Objective: Advocates must make decisions about the types of evidence they emphasize when communicating to cultivate support for adverse childhood experience (ACE) prevention policies. This study sought to characterize public perceptions of the persuasiveness of 12 ACE evidence statements and assess differences by ideology in the strength of these evidence messages as rationales for ACE prevention policies. Methods: A web-based survey of a nationally representative sample of US adults was conducted using the KnowledgePanel (N = 503, completion rate = 60.5%). Respondents read ACE evidence statements and answered questions about the extent to which each was perceived as persuasive. Data were collected and analyzed in 2019. Results: The evidence statements perceived as most persuasive (scoring range 3–17) were those about ACEs as risk factors for mental health and substance use conditions (mean = 12.39) and suicide (mean = 12.14); ACEs generating financial costs for society (mean = 12.03); and the consequences of ACEs being preventable by a supportive adult (mean = 11.97). The evidence statements perceived as least persuasive were about ACEs generating health care costs for individuals (mean = 9.42) and ACEs as risk factors for physical health conditions (mean = 9.47). A larger proportion of liberals than conservatives rated every statement as providing a “strong reason” for ACE prevention policies. These differences were largest for evidence about ACEs generating financial costs for society (84.6% vs 42.8%, P <.0001) and socioeconomic disparities in ACEs (65.1% vs 32.9%, P <.0001). Conclusions: Many ACE evidence statements commonly used in policy advocacy differ from those perceived as most persuasive among a nationally representative sample of US adults.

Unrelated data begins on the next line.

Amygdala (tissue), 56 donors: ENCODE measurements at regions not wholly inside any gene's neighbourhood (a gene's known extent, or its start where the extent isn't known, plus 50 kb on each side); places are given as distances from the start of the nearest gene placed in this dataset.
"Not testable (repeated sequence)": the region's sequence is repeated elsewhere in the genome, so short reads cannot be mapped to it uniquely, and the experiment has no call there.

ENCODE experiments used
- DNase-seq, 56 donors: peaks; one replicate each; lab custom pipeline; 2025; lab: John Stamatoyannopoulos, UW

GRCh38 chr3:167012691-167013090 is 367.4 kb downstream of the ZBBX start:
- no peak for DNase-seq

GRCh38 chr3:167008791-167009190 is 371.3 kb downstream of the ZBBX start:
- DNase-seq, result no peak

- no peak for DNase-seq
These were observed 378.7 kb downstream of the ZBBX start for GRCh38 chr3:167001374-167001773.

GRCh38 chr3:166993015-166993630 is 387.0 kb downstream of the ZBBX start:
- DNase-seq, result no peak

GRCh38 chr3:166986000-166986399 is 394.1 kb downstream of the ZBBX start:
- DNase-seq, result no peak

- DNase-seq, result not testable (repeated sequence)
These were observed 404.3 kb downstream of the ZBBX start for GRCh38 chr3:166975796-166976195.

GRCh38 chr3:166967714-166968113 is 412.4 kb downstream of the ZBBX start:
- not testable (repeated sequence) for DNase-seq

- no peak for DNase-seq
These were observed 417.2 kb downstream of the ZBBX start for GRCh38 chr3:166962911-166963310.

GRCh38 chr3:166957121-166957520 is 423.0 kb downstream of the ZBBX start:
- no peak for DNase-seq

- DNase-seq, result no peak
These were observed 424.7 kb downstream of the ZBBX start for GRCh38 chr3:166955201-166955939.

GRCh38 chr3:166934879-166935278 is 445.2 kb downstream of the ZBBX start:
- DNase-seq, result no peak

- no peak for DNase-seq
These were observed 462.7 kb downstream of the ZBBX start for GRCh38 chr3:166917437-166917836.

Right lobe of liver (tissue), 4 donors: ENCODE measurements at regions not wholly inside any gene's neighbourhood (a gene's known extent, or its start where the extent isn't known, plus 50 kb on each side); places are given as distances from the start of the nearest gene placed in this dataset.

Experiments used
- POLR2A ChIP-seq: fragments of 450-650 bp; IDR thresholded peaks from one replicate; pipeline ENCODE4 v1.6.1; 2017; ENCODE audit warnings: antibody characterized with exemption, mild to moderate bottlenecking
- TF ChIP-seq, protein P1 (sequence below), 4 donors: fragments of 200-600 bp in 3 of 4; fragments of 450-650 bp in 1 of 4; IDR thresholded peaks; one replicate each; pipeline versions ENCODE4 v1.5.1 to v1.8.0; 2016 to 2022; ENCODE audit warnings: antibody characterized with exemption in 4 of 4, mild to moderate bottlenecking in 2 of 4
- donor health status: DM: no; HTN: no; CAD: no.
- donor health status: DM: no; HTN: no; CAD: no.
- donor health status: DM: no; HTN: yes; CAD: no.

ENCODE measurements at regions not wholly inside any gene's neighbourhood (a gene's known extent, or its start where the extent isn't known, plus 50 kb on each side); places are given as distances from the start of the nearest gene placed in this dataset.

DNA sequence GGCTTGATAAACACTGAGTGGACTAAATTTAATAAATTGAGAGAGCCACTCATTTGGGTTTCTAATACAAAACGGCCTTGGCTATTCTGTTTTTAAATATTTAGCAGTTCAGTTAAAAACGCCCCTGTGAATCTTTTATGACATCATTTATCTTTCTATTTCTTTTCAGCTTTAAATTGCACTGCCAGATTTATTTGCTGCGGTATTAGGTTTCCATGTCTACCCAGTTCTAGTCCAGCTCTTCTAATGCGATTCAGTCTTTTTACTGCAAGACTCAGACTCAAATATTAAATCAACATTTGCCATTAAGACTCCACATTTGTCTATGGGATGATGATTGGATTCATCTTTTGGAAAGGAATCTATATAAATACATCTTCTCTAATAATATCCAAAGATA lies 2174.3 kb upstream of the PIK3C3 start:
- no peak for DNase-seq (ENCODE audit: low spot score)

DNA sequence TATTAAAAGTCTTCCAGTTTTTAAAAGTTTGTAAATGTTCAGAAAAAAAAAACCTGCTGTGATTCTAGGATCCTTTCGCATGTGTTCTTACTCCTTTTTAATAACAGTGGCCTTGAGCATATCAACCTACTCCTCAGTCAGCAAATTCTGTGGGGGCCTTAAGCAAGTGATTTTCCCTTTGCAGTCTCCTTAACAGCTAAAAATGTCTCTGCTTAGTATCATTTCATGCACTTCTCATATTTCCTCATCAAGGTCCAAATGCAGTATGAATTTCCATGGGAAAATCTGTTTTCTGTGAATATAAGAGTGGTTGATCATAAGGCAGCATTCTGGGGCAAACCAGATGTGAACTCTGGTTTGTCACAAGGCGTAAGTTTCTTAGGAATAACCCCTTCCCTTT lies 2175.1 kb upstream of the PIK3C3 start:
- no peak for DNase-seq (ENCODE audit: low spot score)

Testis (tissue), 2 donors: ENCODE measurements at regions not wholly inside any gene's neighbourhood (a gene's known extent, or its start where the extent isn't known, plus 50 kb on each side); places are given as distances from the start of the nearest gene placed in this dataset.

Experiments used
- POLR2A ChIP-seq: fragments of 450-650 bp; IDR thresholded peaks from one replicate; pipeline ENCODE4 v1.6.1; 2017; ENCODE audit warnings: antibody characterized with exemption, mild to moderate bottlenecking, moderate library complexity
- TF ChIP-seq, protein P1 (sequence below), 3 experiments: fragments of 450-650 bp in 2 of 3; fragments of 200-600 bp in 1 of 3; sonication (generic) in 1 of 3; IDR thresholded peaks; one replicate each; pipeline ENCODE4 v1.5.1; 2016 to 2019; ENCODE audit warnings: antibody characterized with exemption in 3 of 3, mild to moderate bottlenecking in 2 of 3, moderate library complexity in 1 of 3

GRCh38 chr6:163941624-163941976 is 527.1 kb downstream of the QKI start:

- adverse childhood experiences
- perceived message effectiveness
ASJC Scopus subject areas
- Pediatrics, Perinatology, and Child Health